Fingerpickin’ like a bat out of hell and with a voice like Bob Dylan’s 49th night terror, Sweden’s Kristian Matsson, a.k.a. The Tallest Man On Earth, came out of nowhere with 2008’s stunningly tense Shallow Grave. Well, technically, I guess he came out of Sweden. Anyway, that record was Dylan on Benzedrine; Matsson’s fierce, blood-curdling yelps and fiery guitarisms turned a frightfully familiar formula into something new and exciting. Lyrically, dude made even less sense than Bobby D., beating around every kind of bush with strangely-brewed metaphors and brain-frying Swenglish out the wazoo. Was it a case of skewed translation, or was Matsson some mad, brilliant poet? Both seemed logical; both were probably true.
On The Wild Hunt, Matsson has scaled back his attack, for better and for worse. Right off the bat the record is infinitely more tender, less urgent than Shallow Grave. The Tallest Man’s erstwhile peaky, crackling folk assault has been abandoned in favor of a more studio-clean sound: Lady Gaga it ain’t, but it is more spacious, more refined. The plus side of this new direction is that Matsson sounds more focused and confident in his songwriting. The flip of that is, of course, the danger is gone — the reckless, derailed mood that permeated much of Shallow Grave has been replaced with musical solidity. I’m not gonna go so far as to call it boring, ’cause it ain’t, but there is a loss of some of the primal agitation that made Grave a personal fave. This is bound to happen: artists grow, the music changes.
But thankfully, at the core, it hasn’t really changed much; Matsson is still one hell of a melodist. The album’s opener and title track sets the stage for an album that largely exists in the gentle, charming cracks between straight-up acoustic twang and a playful sort of nu-folk. Lest anyone dare apply the dreaded “freak folk” tag to The Tallest Man, Matsson plays it naturally cool, way too fundamental to be futuristic. Lyrically, he is unassuming: ”I plan to be forgotten when I’m gone,” he croons over an easy-rider acoustic rhythm, his voice calmer, more traditionally tuneful than ever before. It’s that kind of record throughout; even when he delivers self-mythologizing lines like ”Rumor has it that I wasn’t born/ I just walked in one frosty morn” (on “Burden of Tomorrow”), it’s so pretty that it still manages to come across as unpretentious. Anyway, self-mythologizing is a part of Matsson’s whole deal; after all, he named his project The Tallest Man On Earth. Here, though, it takes a humanist turn, in songs like “Thousand Ways,” where he declares, ”I have lived for ages/ I’m a thousand turns of tides/ I’m a thousand wakes of springtime/ And a thousand infant cries.”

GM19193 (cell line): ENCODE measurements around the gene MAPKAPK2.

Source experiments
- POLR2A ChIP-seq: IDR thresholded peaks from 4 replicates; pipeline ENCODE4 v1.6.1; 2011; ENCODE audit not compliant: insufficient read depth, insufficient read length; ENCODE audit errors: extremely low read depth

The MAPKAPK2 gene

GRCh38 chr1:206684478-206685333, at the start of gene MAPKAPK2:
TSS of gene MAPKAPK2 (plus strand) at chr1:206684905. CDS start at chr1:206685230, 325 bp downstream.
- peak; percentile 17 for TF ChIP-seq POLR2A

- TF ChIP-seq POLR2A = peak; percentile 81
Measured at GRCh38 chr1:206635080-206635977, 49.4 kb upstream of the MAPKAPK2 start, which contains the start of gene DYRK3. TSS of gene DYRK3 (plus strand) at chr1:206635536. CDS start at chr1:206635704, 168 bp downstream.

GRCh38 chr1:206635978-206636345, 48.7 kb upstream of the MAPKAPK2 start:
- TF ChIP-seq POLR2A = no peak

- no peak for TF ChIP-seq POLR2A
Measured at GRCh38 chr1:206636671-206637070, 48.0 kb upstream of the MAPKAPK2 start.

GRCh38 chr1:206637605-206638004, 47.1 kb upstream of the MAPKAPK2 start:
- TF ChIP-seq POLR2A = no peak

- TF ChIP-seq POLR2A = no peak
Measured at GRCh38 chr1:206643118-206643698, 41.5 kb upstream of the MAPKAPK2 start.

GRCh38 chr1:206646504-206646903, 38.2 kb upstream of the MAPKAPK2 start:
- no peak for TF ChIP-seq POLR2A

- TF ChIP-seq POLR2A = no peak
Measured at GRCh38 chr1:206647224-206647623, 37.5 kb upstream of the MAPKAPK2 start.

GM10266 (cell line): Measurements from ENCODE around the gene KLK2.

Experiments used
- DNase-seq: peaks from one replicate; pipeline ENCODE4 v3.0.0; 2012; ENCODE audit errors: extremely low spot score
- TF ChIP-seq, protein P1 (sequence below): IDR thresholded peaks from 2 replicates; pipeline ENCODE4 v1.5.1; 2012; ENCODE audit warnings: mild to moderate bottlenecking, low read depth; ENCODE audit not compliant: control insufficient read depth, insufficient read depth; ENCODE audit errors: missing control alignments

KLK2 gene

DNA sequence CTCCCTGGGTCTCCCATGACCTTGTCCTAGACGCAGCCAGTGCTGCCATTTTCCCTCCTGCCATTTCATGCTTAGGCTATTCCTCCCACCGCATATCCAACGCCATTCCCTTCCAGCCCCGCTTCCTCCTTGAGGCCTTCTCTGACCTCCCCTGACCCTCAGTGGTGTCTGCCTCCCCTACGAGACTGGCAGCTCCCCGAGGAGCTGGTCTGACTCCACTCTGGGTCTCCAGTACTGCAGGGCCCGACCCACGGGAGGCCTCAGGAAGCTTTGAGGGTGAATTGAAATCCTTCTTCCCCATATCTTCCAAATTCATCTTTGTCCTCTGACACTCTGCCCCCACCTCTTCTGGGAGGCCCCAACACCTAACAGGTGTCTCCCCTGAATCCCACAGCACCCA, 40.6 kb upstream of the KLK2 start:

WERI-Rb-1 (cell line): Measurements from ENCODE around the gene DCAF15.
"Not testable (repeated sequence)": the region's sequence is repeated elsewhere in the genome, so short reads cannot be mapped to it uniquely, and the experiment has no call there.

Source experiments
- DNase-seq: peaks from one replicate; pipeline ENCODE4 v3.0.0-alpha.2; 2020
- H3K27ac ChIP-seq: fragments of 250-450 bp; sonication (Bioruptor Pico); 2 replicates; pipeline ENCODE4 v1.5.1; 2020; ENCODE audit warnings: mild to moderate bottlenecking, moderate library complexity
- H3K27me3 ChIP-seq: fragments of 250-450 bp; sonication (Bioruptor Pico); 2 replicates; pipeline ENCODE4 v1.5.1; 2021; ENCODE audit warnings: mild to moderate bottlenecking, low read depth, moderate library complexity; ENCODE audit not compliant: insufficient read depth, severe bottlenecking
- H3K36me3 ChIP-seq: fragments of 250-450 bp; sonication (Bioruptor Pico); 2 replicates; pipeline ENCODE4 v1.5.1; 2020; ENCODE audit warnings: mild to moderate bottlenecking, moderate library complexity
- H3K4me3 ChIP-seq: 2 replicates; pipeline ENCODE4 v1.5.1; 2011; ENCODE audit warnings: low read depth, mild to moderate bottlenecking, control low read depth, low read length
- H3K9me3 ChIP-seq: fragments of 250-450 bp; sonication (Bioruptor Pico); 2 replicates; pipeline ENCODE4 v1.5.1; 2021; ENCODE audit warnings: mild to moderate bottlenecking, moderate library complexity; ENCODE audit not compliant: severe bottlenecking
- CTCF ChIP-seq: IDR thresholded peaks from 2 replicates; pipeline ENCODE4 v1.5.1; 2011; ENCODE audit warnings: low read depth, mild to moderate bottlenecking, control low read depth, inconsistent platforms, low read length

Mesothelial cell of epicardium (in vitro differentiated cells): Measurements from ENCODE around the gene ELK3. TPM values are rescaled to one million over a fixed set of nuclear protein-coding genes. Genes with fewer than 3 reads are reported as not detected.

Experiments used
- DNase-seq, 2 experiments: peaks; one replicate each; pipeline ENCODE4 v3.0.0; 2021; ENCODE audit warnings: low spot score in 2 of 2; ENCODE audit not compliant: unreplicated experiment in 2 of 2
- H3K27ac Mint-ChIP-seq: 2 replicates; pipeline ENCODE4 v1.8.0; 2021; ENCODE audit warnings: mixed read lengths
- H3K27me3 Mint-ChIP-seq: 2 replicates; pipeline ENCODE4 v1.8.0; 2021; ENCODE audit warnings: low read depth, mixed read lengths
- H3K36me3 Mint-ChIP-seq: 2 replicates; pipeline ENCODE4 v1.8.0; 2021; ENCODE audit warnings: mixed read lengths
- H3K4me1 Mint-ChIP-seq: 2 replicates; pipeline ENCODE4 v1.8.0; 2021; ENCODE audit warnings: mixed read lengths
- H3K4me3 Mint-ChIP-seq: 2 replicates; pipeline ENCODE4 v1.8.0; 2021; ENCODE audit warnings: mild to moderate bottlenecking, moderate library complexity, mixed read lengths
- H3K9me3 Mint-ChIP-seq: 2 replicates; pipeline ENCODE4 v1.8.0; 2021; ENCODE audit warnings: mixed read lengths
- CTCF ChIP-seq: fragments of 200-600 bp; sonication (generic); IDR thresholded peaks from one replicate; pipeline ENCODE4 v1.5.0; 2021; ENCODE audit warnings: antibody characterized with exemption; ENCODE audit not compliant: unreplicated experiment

Matsson’s lyricism is deeply compelling, as is often the case with ESL songwriters: like foreign-born novelists who choose to write in English, his choice of words is frequently and enchantingly abstruse. This phenomenon was even more obvious on Shallow Grave, where Matsson wrote about deserts disappearing into eyes and the like; on The Wild Hunt, it takes odd forms, like the awkwardly wailed ”Don’t go that fuckin’ way” on “You’re Going Back.” Elsewhere, it births brevity that approaches the profound, like this gem from “King of Spain”: ”I am not from Barcelona/ I am not even from Madrid/ I am a native of the North Pole/ And that can mess up any kid.” Rarely does Matsson sing in obviously autobiographical terms, but here he comes close.
The Wild Hunt is a very good record, but it’s not perfect. The album’s second half, though unarguably beautiful, runs together like an extended 60s folk mix. Dylan has been all over The Tallest Man’s sound from the start, but he has never quite overtaken it as strongly as on The Wild Hunt. On one hand, it’s nice to see Matsson identifying and embracing his sound so adeptly; on the other, it begs, perhaps, for some degree of experimentation. The album’s closer, “Kids on the Run,” is as close to a shakeup as we’ve seen from The Tallest Man; it’s a lumbering, pretty piano ballad that is more Tom Waits than Woody Guthrie. It works, but it feels a bit forced, a bit too intentional in its different-ness. Listening to it makes me want more fingerpickin’, more howling, more of what Matsson does best. And then I realize that sometimes experimentation is overrated, that sometimes playing it safe yields a pretty damn gratifying result.